During the time he spent in his wife's homeland, Rozentals was influenced by the work of Finnish artists Akseli Gallen-Kallela and his devotion to the cause of Finnish nationalism. He became enchanted with Finnish culture and significantly influenced in this by his wife, became knowledgeable enough to write on the subject. This influence is reflected in the Riga Latvian Society frieze but also in our subject's participation in the Latvian national movement as a signatory of the "Demand of the Latvian intelligentsia for civil rights in Latvia" and a longing for freedom from Tsarist Russia.

Much of his work shows folkloric influences, including Legende and La vierge des cygnes (pictured below) and Small Hours from 1905 which depicts a family of devils rushing back to hell as the cock crows for a third time. Devils appear in many Latvian folktales but usually as incompetent figures of fun, easily fooled by the clever peasants. The symbolists made extensive use of mythological and dream imagery and these works are particular examples of that.

Janis Rozentals - La legende by Yekkes

Janis Rozentals - La vierge des cygnes by Yekkes

As well as symbolist paintings, Rozentals also produced art nouveau style works. One of his most well known is Princess and monkey, which he exhibited at the Munich Secession of 1913. The painting includes various classic  art nouveau features including the s-shaped female form, the ornamental carpet in the background, the thickly ringleted hair of the princess, her jewellery and the flow of her dress. This picture, which would not look out of place in an exhibition of Austrian secessionist art from the same period, demonstrates the interest in the east that was prevalent amongst many artists of this genre, as well as echoing the folkloric approach of Gallen-Kallela.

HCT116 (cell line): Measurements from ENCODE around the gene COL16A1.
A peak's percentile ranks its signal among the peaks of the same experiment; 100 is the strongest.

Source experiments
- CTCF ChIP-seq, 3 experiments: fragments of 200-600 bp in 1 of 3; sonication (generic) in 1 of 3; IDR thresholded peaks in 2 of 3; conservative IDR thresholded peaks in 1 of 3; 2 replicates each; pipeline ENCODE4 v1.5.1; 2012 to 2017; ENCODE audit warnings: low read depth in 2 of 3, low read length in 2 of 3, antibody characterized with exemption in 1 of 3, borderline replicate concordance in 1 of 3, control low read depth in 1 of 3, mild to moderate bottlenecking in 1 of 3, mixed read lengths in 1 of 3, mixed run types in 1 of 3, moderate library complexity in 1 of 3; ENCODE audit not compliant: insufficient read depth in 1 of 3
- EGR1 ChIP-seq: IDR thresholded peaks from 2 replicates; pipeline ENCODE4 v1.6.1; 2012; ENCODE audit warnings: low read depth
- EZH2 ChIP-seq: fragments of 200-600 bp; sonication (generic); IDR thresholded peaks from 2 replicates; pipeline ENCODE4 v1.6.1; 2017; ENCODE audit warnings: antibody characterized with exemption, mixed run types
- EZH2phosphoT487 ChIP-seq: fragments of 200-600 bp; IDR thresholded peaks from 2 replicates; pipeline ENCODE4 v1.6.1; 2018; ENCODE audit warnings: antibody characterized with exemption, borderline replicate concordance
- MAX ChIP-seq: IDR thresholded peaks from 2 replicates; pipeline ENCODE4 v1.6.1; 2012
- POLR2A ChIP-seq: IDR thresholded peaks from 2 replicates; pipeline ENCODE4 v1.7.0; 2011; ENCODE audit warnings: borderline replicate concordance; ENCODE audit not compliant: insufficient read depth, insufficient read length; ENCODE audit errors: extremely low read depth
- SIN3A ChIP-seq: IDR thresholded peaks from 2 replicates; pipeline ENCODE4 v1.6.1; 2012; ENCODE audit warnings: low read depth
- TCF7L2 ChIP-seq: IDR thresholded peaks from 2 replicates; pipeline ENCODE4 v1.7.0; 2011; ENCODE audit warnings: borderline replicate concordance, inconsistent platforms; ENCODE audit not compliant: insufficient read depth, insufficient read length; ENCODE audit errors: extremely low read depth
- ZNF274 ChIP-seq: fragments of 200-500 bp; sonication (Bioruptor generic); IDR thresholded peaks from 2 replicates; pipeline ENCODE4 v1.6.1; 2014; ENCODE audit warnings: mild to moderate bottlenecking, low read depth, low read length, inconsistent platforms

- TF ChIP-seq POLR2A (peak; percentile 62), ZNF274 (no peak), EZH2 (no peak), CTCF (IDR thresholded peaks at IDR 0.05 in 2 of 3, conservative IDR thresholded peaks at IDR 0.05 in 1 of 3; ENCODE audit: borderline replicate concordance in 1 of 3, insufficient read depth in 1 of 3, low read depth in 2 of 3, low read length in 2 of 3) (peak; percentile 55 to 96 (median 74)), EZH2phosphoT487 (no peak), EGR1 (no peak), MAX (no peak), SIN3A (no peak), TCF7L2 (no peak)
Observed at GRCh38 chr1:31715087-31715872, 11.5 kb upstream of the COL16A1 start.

Rozentals' versatility can be seen by comparing the mystical imagery of the Princess and monkey with the symbolic lithograph Archer, pictured below. Produced in 1914, this may well have been influenced by the events then unfolding across Europe that led to the First World War and ironically to a short period of the much longed for Latvian independence which Rozentals would not live to see. 

I have never understood why he is not better and more widely known - perhaps the long period of Soviet occupation meant that his work and that of his Latvian contemporaries fell from view. On the other hand he may have been lucky not to have been working during the Soviet period given the suppression of individualism, the strict "rules" of socialist realism and the terrible fate of many leading artists. I know of few publications detailing more of his life and work, but the art nouveau shop opposite the apartment building that houses his museum sells postcards of some of his works together with a small but well illustrated book about his life. The National Museum of Art of Luxembourg produced an excellent catalogue in English and French for its exhibition The Age of Symbolism in Latvia, and this can sometimes be found on Amazon. 

Princess and monkey, Janis Rozentals, 1913
Archer - poster by Janis Rozentals, 1914
You can read more about Riga here and here and browse photographs of this beautiful city here.